Pricing your ecommerce products can be tricky, especially when there’s such a competitive marketplace for other sellers to directly compete with you. Keep in mind that your selling agreement with Amazon includes a pricing parity clause. This means that you contractually cannot list your product for a lower price on any other sales channel than it is on Amazon. If pricing your product seems difficult, Amazon also has an automated pricing tool that helps sellers to figure out a competitive price for their product on the site.

Boosting Product Sales

You can also boost your product sales by running sponsored product ads through Amazon’s ad platform. They have a pay per click model that promotes your products during search results. Since your startup’s social media marketing budget is likely growing, consider investing some money into Amazon ads, and run analytics to see whether the ads increase your revenue after a few months.

As with any marketing strategy, there’s an element of trial and error associated with new ads, but successful ads on Amazon are targeted with keywords that match your product descriptions to the keywords that a consumer is searching for. You can also strategically use Amazon ads on other channels to drive external traffic, linking from your website or social media accounts.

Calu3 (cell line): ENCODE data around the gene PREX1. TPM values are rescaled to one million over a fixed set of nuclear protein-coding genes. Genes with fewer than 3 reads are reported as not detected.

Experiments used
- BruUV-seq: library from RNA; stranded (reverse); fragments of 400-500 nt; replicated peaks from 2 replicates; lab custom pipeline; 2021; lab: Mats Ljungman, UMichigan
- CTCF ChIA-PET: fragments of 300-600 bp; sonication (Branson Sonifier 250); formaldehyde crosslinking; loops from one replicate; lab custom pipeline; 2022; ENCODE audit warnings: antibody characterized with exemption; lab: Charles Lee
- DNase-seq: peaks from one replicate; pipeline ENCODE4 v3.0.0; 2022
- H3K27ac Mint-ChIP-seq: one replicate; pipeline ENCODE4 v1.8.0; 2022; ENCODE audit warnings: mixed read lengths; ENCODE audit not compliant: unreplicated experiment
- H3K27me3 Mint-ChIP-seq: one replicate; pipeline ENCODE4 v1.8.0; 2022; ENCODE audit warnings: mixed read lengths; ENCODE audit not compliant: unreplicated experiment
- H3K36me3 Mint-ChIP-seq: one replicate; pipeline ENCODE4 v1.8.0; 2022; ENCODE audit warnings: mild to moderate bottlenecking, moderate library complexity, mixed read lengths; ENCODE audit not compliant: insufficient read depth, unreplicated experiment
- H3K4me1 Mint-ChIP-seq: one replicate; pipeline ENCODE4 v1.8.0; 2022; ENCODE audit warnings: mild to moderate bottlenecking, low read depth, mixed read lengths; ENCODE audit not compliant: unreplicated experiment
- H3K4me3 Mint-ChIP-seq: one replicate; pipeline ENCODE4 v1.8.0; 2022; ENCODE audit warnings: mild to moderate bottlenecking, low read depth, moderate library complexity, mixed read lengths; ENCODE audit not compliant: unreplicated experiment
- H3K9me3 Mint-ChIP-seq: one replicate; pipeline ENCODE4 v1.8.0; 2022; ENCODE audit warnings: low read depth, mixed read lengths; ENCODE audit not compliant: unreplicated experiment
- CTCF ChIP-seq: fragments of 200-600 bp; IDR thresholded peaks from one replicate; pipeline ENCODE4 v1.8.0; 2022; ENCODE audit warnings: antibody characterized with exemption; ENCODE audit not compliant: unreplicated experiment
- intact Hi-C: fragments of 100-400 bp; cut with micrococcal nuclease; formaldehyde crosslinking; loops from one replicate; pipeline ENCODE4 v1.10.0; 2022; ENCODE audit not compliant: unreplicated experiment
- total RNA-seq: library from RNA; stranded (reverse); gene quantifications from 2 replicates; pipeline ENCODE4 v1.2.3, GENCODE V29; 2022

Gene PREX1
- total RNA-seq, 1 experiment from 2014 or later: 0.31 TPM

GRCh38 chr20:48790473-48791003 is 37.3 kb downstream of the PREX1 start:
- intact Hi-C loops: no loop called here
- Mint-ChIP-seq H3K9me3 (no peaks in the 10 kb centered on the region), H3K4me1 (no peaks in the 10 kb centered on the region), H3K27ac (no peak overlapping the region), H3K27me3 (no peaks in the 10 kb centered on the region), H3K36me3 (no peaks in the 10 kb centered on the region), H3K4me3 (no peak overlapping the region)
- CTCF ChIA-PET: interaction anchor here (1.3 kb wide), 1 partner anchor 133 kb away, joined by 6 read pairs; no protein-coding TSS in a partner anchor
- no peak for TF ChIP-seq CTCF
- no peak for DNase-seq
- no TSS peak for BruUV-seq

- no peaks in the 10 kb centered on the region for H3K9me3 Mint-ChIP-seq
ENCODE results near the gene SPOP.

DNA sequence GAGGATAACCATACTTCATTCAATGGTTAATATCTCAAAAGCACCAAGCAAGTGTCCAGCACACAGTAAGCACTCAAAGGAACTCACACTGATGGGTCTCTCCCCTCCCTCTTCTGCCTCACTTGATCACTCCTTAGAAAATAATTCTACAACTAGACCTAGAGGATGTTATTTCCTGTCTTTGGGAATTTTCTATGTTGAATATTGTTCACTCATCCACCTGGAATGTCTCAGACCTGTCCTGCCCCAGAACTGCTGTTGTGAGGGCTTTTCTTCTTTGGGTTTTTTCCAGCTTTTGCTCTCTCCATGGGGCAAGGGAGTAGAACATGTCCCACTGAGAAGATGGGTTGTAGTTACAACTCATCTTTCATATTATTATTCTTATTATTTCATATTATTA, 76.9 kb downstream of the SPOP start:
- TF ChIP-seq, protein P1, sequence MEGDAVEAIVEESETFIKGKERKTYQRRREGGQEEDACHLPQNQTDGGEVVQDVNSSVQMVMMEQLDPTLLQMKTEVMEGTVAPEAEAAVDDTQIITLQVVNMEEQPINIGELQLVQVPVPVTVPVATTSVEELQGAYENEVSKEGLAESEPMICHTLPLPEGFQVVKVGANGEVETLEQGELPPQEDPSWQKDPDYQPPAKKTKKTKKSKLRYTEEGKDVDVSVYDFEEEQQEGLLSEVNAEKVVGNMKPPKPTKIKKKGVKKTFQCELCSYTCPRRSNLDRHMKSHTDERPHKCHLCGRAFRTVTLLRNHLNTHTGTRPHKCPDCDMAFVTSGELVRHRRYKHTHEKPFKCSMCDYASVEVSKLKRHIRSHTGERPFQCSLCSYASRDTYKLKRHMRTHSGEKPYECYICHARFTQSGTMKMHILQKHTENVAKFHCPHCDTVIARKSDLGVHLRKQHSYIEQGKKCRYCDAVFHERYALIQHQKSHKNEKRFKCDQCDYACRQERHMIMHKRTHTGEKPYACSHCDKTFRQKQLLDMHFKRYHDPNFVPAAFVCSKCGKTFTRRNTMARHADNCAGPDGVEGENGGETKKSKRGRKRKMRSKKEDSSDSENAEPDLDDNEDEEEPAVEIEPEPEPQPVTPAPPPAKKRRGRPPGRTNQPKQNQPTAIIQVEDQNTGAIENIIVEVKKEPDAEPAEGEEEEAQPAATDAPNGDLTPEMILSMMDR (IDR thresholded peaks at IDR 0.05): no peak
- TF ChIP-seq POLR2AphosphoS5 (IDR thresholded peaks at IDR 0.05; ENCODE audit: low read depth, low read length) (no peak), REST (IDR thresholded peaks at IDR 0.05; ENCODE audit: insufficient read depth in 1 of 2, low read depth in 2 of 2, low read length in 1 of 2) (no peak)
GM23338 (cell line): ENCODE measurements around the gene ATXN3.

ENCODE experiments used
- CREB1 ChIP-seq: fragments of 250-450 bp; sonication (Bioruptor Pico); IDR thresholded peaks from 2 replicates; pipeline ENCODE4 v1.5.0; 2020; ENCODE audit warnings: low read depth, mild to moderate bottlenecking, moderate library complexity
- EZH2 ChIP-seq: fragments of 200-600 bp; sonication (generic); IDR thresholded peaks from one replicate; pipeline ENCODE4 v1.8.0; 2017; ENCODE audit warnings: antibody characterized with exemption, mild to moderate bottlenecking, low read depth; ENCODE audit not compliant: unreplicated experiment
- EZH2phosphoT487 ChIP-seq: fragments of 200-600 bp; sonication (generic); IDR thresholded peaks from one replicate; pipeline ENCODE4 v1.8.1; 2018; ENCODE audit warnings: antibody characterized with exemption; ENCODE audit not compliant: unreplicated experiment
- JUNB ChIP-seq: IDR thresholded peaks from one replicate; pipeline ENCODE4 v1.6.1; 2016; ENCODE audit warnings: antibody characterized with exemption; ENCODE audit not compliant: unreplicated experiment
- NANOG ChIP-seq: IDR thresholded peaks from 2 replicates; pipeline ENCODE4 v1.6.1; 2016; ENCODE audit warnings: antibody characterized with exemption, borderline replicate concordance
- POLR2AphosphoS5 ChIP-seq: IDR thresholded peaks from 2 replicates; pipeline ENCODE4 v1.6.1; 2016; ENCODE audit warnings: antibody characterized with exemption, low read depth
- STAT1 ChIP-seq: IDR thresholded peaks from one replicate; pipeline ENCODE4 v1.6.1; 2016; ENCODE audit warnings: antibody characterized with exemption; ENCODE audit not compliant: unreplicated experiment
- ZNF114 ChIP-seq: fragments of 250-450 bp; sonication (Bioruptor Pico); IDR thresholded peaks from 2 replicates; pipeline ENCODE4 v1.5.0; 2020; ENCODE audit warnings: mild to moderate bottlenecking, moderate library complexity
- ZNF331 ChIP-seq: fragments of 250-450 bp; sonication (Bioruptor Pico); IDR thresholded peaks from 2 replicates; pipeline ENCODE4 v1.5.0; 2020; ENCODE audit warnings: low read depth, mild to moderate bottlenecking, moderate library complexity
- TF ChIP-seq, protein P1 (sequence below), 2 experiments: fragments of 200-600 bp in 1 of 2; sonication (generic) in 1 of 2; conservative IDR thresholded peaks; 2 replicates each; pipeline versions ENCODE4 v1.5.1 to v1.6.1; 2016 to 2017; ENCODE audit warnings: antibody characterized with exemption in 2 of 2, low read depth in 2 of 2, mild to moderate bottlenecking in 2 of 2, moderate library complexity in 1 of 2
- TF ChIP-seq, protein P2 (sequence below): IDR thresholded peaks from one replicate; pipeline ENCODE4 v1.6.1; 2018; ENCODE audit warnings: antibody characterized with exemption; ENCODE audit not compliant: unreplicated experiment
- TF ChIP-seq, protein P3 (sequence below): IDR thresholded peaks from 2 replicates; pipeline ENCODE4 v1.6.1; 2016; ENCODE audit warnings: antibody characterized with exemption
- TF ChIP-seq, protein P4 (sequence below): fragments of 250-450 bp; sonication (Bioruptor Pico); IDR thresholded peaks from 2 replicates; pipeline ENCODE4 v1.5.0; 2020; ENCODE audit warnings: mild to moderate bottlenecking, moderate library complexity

Importance of Reviews

Optimize your product listing by using keywords that match with your target consumer bases’ searches and write compelling copy. Reviews should be encouraged, and you’ll need to respond quickly to any reviews left from less than thrilled customers. Consider opting in to the Early Reviewer Program if you have new products that you want to drive some traffic on.